Law enables real property to pass to beneficiary without probate - Beckley, Bluefield & Lewisburg News, Weather, Sports

Law enables real property to pass to beneficiary without probate

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Paul Hicks Paul Hicks
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Paul Hicks is a partner in the Parkersburg, office of Bowles Rice and focuses his practice in the areas of tax, estate planning and administration, asset protection planning, elder law and Medicaid planning, guardianship and conservatorship proceedings.

A new West Virginia law now enables real property to pass simply and directly to a beneficiary, without going through probate.

The new law, called the West Virginia Transfer on Death Act, is in line with the Uniform Real Property Transfer on Death Act (URPTODA), which has been adopted by more than a dozen states across the country. The new law’s impact touches nearly all West Virginia residents seeking to leave their real property (possibly their major asset), such as a house, farm or oil and gas mineral rights, to their children or other beneficiaries.

It is expected to become an important tool in estate planning, nursing home planning, Medicaid planning and Elder Law.

The Transfer on Death Act builds upon existing state statutes, where an individual routinely passes personal property to a named beneficiary outside of probate. Common examples include a beneficiary designation in a life insurance policy or pension plan, registration of securities in a transfer on death (TOD) form and a payable on death bank account.

The new law also details the operation and effect of the TOD deed and provides a standardized method for the straightforward non-probate transfer of real property.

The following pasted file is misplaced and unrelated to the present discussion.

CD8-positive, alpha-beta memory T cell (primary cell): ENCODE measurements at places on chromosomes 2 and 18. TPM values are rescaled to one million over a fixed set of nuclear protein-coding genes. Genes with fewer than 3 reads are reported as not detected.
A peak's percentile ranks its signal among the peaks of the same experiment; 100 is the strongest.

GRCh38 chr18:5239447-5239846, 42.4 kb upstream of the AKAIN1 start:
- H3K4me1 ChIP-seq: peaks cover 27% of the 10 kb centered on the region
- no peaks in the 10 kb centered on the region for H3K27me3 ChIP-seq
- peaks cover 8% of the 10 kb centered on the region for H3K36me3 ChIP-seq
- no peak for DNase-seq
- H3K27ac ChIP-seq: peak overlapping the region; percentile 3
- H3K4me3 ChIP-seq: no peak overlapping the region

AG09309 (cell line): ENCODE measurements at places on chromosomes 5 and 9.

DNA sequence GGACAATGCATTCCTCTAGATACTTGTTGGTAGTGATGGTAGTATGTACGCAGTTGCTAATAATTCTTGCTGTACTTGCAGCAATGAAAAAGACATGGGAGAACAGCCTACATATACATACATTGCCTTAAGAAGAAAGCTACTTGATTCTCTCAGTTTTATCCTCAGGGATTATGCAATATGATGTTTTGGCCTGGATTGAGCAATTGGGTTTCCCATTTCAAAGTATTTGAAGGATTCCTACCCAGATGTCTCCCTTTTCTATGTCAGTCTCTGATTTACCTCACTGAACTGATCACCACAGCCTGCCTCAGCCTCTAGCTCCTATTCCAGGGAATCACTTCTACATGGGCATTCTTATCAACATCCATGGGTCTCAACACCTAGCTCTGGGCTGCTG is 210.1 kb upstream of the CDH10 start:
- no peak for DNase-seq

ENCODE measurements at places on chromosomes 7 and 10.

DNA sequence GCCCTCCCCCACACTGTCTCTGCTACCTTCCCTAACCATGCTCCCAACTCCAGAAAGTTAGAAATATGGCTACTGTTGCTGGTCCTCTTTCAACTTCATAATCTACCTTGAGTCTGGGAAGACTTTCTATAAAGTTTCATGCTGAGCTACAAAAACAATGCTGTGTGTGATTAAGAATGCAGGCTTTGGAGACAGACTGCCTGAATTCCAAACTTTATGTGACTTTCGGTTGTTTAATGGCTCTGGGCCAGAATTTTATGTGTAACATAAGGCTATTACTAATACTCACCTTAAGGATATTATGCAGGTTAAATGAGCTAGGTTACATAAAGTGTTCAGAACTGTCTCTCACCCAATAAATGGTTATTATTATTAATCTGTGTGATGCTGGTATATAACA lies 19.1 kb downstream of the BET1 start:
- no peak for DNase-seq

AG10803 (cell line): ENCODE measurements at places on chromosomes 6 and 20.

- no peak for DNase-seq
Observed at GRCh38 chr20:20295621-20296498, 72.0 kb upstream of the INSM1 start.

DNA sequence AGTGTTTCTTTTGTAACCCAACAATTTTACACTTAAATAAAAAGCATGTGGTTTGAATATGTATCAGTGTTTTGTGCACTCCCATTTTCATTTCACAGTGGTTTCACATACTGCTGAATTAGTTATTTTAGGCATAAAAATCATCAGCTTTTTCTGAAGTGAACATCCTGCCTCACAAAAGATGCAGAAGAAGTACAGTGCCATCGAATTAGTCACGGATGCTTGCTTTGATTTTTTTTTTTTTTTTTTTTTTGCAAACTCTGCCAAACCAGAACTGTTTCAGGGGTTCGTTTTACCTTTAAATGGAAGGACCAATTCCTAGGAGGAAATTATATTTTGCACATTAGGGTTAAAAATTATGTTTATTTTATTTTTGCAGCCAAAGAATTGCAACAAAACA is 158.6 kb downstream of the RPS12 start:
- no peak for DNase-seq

During the owner’s lifetime, the owner may name a beneficiary of a TOD deed, although the beneficiary has no immediate interest in the property and the owner retains full power to transfer or encumber the property or to revoke the deed. On the owner’s death, the property passes to the beneficiary, much like the survivorship feature of joint tenancy and the personal property mentioned above.

The TOD deed presents several advantages over joint tenancy. Because the TOD deed does not convey an immediate interest to the beneficiary, the property is not subject to partition or to the beneficiary’s creditors. The deed remains revocable, enabling the owner to make a different disposition of the property. It does not trigger an acceleration clause in a mortgage or a property tax reassessment during the transferor’s life. In addition, it does not create adverse Medicaid consequences for either the owner or the beneficiary.

The TOD deed also may be preferable to an “inter vivos” trust (living trust) in many circumstances. If the decedent’s only significant asset is the family home, for example, the TOD deed provides a simple, inexpensive, understandable means for the decedent to pass the property directly to heirs without probate.

In summary, prior to the law’s adoption, West Virginia law did not contain a straightforward mechanism to pass real property outside of probate, directly to a beneficiary at death.

Now, with the law enacted, West Virginia residents are afforded an uncomplicated, reliable and affordable means of passing real property, which may be the decedent’s major asset, directly to a beneficiary.